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Tony Crowell

Tony Crowell

The Bipolar Stock Market

 Stocks fluctuate in the short-term largely in response to psychological or emotional reactions to events affecting companies or the economy. Lately, nervous investors and traders have overdone this, driving the stock market into a bipolar disorder. This is characterized “by periods of elevated mood and periods of depression” that roughly correspond with the market’s recent volatility.

The horrific events in Paris show the fragility of our society that we so often take for granted. The aftermath testifies to human strength and resolve as Parisians returned to their cafés and investors to the stock markets, which have consistently recovered after all the terrorist attacks that have plagued the twenty-first century.

The Federal Reserve mentioned global stress as a reason to leave interest rates alone at its September Open Market Committee meeting. The attacks prompted safe-haven buying of dollars and its continuing strength argues against a rate hike. The strong October employment report raised expectations for an increase next month, which is still the expectation. Uncertainties prevail and some clues will come with reports of retail sales over the holiday season.

Stocks in the retail sector have struggled recently as Macy’s reported disappointing results. In contrast, buy recommendations TJX (TJX-$68) and Costco (COST-$162) are ringing up strong sales. Deloitte now forecasts that lower gas prices, higher home values and an improving labor market will support substantial increased retail sales for the holiday season, which formally begins with the publication of this column.

Online sales will continue to grab market share from brick-and-mortar retailers. Three years ago, sales of Wal-Mart were 16 times those of Amazon (AMZN-$669). Wal-Mart still leads but its sales are now 4 times that of Amazon, which also has 3 times the sales per employee. In 1997, Wal-Mart took the place of Woolworth in the Dow Jones industrial average. I expect Amazon will take its place by 2020 and I am adding it as a buy recommendation.

Its stock has doubled this year, taking into the world’s 10 largest companies by stock value. Part of its success comes from Amazon Web Services (A.W.S.), which rents enormous amounts of cloud-based server space to other companies. Deutsche Bank estimates that A.W.S. alone is worth $160 billion.

More importantly, after years of investors giving Mr. Bezos leave to spend billions building an enormous distribution infrastructure, it is now making money by selling stuff. It has over 100 warehouses with more on the way and over 50 million Prime subscribers (at $99), up from 30 million a year ago.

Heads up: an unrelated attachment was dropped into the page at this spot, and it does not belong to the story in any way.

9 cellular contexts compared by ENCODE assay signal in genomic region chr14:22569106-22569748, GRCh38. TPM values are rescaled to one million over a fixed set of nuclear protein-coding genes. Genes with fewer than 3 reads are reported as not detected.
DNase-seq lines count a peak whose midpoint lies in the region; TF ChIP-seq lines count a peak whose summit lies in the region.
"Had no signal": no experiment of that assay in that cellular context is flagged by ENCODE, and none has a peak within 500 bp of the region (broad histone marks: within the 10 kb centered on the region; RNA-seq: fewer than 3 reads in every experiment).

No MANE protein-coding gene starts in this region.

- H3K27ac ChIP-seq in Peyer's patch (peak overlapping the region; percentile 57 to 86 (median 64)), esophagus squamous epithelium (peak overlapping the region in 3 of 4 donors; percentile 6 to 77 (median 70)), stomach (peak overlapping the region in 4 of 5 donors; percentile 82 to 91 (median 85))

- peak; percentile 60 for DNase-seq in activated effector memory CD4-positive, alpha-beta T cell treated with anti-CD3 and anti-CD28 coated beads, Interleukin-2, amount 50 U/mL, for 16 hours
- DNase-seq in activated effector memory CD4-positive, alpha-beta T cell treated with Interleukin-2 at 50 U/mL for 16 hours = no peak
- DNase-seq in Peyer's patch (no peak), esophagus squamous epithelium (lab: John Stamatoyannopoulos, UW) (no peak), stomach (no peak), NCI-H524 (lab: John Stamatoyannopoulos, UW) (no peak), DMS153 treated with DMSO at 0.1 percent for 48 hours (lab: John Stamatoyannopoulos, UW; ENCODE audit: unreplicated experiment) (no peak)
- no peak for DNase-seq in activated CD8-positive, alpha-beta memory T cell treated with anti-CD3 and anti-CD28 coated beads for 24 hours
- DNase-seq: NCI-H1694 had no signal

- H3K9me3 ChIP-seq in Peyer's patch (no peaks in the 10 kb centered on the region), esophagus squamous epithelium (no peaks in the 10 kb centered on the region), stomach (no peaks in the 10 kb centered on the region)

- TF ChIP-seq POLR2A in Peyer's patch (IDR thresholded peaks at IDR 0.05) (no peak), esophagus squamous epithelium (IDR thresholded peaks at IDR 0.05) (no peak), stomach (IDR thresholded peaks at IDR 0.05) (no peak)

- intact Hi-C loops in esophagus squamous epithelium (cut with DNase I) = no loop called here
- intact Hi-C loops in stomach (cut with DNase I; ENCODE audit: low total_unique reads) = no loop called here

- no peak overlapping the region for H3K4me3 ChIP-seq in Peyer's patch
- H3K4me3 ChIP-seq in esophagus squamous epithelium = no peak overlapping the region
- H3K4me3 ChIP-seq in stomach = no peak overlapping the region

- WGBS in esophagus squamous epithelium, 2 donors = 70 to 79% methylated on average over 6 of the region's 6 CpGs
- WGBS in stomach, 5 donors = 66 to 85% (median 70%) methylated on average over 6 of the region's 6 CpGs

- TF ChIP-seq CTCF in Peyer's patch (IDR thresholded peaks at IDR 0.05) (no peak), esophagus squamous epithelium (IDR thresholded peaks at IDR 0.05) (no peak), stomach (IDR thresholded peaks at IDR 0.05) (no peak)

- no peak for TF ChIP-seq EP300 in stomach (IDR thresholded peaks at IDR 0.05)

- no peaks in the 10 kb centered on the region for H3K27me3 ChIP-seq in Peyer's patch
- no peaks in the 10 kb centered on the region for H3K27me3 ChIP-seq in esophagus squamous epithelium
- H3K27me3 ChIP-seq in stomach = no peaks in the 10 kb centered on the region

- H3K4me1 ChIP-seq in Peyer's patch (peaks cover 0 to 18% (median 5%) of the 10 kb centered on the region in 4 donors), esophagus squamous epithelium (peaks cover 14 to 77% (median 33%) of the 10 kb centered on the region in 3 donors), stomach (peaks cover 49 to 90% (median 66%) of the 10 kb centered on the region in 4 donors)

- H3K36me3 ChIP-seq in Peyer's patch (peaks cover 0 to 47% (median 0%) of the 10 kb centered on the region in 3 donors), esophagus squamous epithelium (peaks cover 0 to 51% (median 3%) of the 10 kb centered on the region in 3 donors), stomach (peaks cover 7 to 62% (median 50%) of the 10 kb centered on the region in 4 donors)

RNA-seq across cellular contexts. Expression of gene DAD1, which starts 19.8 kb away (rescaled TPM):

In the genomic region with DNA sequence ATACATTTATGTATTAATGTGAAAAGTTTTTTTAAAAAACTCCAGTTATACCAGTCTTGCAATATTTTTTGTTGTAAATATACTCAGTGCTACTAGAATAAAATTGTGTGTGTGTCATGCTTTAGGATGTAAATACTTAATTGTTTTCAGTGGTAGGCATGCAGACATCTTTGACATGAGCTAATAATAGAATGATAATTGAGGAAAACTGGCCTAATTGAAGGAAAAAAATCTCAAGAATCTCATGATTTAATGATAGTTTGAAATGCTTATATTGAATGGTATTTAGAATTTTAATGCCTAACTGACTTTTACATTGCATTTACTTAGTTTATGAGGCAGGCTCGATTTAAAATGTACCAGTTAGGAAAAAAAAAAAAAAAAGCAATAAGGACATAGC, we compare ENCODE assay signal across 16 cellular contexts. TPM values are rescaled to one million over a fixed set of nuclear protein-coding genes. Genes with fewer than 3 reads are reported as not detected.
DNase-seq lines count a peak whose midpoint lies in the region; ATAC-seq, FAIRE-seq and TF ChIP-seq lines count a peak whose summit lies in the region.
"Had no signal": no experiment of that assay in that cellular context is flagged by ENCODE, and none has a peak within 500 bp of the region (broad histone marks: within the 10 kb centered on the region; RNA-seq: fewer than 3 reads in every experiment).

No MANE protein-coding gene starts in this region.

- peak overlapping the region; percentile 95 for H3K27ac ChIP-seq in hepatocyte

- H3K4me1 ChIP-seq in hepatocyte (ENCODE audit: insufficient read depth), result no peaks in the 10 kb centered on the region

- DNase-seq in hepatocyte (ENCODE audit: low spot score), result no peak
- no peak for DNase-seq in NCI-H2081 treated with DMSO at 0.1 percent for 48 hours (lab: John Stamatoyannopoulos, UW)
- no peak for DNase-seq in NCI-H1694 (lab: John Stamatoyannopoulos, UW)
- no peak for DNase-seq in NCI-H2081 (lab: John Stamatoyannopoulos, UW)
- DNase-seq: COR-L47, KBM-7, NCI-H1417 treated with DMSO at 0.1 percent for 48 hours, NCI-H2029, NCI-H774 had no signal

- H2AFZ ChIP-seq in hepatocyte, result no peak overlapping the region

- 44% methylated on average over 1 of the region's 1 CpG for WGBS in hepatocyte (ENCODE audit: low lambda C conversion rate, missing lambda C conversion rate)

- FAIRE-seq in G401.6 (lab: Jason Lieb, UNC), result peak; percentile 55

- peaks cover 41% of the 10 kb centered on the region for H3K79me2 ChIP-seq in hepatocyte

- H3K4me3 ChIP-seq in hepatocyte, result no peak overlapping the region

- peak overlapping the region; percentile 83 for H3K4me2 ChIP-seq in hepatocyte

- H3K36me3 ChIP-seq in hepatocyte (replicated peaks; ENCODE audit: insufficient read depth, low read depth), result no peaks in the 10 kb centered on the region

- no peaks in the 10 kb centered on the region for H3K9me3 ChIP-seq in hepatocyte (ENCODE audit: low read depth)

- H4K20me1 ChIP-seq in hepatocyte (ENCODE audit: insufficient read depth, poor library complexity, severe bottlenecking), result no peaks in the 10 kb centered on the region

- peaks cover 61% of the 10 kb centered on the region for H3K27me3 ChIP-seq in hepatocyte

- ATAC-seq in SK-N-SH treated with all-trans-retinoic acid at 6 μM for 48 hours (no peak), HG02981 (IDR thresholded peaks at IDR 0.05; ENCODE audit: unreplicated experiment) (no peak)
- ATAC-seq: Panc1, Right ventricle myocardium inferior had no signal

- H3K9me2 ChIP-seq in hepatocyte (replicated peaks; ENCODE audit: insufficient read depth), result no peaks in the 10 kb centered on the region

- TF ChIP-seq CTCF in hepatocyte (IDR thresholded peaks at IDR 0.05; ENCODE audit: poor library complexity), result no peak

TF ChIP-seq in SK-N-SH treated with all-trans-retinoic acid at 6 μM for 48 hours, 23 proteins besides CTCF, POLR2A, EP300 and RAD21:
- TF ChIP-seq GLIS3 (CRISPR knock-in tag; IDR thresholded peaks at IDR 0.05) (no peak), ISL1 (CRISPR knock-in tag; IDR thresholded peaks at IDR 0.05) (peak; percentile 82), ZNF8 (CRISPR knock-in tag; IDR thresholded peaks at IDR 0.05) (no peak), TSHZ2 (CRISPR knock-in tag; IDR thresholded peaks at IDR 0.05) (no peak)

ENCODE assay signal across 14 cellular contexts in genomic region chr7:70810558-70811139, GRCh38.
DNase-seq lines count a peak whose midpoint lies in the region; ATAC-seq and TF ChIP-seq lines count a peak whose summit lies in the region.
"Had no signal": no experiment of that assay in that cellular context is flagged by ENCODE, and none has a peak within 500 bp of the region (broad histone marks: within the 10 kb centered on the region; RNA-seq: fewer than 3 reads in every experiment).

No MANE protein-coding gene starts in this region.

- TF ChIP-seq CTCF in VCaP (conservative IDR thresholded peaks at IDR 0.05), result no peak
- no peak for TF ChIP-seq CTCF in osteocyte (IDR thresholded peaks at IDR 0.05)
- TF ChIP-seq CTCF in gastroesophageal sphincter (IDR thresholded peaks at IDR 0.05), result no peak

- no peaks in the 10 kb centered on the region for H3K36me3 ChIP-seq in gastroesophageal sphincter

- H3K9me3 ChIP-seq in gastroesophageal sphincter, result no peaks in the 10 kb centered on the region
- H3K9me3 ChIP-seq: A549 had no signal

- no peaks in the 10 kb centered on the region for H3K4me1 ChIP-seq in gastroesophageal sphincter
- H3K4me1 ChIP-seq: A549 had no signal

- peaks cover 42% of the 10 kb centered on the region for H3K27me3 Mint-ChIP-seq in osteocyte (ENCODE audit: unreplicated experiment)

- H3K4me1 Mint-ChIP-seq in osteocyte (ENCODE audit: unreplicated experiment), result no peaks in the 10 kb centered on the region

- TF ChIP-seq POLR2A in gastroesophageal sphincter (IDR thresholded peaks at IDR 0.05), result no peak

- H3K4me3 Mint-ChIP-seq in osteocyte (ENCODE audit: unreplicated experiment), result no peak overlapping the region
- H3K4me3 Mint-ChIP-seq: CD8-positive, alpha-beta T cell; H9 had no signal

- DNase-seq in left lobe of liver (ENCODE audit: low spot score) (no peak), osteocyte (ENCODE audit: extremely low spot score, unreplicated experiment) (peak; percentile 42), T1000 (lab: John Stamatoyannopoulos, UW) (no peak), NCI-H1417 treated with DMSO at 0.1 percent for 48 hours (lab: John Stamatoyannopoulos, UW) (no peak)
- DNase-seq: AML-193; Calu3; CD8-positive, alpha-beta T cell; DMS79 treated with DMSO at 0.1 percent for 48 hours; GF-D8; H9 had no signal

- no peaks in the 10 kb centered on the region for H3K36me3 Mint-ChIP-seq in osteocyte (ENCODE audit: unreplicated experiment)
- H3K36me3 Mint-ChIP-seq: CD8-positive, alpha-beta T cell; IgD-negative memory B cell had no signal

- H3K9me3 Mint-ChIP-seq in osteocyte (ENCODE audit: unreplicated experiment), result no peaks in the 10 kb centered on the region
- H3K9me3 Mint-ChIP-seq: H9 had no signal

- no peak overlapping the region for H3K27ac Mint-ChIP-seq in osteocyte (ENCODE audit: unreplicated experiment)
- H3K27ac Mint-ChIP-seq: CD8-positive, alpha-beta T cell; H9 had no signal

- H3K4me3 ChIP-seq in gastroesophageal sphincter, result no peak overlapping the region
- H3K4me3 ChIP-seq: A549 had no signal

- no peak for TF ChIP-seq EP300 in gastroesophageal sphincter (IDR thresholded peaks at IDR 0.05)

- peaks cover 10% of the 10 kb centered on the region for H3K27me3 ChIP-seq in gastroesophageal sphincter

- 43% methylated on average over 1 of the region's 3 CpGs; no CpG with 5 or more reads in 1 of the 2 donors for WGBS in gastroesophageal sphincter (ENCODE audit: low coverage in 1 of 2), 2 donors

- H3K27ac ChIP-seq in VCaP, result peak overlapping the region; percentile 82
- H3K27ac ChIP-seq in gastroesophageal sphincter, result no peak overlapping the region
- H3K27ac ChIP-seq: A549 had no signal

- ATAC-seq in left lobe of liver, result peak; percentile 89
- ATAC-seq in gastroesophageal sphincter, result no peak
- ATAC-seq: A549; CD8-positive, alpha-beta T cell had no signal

Would-be competitors like Jet.com are Lilliputian. In China, Alibaba (BABA-$78) dominates online sales, however, it operates primarily by connecting buyers and sellers. Alibaba’s valuation, like most companies, is more moderate than Amazon’s and it is also a buy for the more aggressive. There is little prospect for a dividend from Amazon but its patience in building a unique company over the past two decades puts it in a class ahead of those tied to quarterly earnings.

The low oil prices that are boosting consumers’ buying power, look here to stay for an extended period. From the days of John Rockefeller’s Standard Oil to the founding of OPEC, the oil market has usually been constrained by cartels, which exerted various price controls. Increasing production from American shale oil accompanied with less energy-intensive economic growth are shaping the trajectory of prices toward “peak demand” rather that “peak supply.” Oil stocks are no longer safe, dividend-rich bulwarks of stock portfolios.

Safety is an elusive goal. World tensions and election campaigns will increase demands for defense spending. Northrop Grumman (NOC-$187) has rising earnings, a reasonable valuation and a 1.7% yield with 11 years of increases.

As the Thanksgiving holiday approaches, we should consider extending our gratitude to refugees and to those who struggle like Adel Termos. He was walking with his young daughter the day before the Paris attacks in an open-air market in Beirut. A suicide bomber detonated his explosives. Amid the resulting chaos, Termos saw a second bomber preparing to blow himself up and quickly decided to tackle him, smothering him with his body. The bomb went off, killing Termos, but many were saved, including his daughter. He was a Muslim.

Tony Crowell manages stock portfolios for individuals and their trust and retirement accounts with CROWELL•ROBERTS Investment Counsel, a registered investment advisor in Laguna Beach since 1995. [email protected] 949.494.1376/800.697.2622

www.crowellroberts.com

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